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Hoppy Summer!

It’s that time of year when frogs and toads come out in loud throngs to the wetlands of the Central Platte River! You may think summer nights are calm and quiet, but not for everyone. I’ve had the exciting opportunity to go out with Crane Trust staff biologists in the warm evenings and learn to identify local anuran species by sound (anurans are frogs and toads). Anurans make their mating calls starting at dark and may continue calling into the early morning. Our monitoring method is a low-impact way for us to note changes in species abundance over time. 

From April through July, we head out to our designated wet survey spots and listen, counting the number of each species we hear. Many nights, it’s a loud chorus of many species at once! We’ll often hear the boreal chorus frog (Pseudacris maculata) calling from swampy spots. The woodhouse’s toad (Anaxyrus woodhousii) can be heard in mixed-grass prairie and sandy riverbanks [photo left]. We’ll also hear the Cope’s gray tree frog (Hyla chrysoscelis), which hangs out in woodland areas [photo below]. There is a large diversity in the soundscape of anurans calling - some produce a high-pitched rattle, while others make a deep croak.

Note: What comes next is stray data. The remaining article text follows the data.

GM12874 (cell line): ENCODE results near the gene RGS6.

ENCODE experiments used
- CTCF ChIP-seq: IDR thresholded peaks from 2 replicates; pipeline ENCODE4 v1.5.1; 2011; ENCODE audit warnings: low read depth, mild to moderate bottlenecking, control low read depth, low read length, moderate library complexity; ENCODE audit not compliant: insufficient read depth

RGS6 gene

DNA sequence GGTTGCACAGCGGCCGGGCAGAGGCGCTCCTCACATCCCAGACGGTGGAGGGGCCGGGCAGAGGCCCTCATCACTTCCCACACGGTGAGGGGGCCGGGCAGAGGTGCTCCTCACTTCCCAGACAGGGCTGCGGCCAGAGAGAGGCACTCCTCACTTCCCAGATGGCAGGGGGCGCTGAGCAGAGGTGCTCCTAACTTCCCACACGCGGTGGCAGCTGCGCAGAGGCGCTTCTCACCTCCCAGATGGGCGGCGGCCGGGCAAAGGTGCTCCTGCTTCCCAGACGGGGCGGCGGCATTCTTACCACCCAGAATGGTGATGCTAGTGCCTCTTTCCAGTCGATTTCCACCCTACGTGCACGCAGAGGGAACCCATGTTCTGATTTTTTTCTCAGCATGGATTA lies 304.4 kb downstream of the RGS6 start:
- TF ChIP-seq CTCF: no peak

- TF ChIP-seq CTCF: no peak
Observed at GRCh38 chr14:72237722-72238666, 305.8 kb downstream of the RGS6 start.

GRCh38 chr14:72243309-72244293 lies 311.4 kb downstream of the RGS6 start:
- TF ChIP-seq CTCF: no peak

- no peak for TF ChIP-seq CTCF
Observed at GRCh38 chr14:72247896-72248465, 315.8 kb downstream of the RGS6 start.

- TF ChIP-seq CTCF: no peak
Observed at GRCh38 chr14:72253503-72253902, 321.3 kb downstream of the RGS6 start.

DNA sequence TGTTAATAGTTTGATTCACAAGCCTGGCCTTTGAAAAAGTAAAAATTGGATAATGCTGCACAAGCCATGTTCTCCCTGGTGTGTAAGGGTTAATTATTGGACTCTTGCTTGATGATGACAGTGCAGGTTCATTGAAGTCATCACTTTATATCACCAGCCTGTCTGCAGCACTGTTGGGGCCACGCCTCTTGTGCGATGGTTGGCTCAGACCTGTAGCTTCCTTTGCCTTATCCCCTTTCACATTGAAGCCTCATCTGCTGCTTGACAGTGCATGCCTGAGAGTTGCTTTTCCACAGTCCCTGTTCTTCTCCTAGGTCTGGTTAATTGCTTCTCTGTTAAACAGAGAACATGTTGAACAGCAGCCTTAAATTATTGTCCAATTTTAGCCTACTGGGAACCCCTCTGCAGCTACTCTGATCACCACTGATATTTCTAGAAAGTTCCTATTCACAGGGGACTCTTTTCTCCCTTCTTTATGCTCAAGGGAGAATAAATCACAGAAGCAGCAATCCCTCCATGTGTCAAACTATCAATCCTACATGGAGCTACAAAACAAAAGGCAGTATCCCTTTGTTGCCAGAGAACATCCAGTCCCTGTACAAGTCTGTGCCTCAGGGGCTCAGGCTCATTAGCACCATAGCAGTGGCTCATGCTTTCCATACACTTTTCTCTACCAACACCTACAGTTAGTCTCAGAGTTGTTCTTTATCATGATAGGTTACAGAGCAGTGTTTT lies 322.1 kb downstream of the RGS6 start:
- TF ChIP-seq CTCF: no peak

We’re keeping a special ear out for the northern cricket frog (Acris crepitans). It’s a rare find here, among other uncommon species, as this area of Nebraska is known to be in its western-most range.

The monitoring of anurans throughout the region is extremely important because they are very sensitive to climate variables, landscape changes, and differing management practices. They are also a food source for Whooping Cranes stopping over on their migration!

On warm summer nights, you can step out your back door, stroll over to a wetland, or listen along the river and you’re sure to hear the frog and toad chorus! Keep a tally of how many different calls you can hear! 

I am very excited to keep learning about the local anurans and their importance here. If you're interested in how to identify different species by sound and sight, check out the Crane Trust's resources on frogs and toads! 

Back soon!

Charlie, Crane Trust Saunders Conservation Fellow